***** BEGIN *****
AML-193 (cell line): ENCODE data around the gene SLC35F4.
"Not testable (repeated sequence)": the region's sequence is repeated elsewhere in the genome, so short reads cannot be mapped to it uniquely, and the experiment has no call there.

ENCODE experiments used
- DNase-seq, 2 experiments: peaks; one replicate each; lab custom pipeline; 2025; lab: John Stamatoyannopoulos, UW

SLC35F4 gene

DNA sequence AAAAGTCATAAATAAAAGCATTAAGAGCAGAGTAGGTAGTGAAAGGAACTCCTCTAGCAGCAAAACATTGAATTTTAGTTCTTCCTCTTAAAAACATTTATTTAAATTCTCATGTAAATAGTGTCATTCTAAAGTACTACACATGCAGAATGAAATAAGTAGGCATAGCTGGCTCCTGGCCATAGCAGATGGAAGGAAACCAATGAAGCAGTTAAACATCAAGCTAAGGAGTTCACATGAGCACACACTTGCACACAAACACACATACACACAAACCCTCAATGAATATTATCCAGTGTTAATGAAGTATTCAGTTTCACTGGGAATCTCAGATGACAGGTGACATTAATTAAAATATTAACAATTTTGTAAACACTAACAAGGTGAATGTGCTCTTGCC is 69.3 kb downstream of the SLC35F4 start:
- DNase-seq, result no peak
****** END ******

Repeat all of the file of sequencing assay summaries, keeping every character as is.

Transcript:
AML-193 (cell line): ENCODE data around the gene SLC35F4.
"Not testable (repeated sequence)": the region's sequence is repeated elsewhere in the genome, so short reads cannot be mapped to it uniquely, and the experiment has no call there.

ENCODE experiments used
- DNase-seq, 2 experiments: peaks; one replicate each; lab custom pipeline; 2025; lab: John Stamatoyannopoulos, UW

SLC35F4 gene

DNA sequence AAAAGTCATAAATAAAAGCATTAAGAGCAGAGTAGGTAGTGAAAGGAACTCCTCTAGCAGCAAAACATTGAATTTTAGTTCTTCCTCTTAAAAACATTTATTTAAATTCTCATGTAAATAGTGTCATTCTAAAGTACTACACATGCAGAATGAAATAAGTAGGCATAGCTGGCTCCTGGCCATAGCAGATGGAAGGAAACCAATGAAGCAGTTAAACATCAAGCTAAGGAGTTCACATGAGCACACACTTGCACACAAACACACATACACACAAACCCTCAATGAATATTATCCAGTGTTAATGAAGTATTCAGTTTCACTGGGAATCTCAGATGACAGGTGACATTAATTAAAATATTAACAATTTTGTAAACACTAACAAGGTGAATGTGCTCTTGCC is 69.3 kb downstream of the SLC35F4 start:
- DNase-seq, result no peak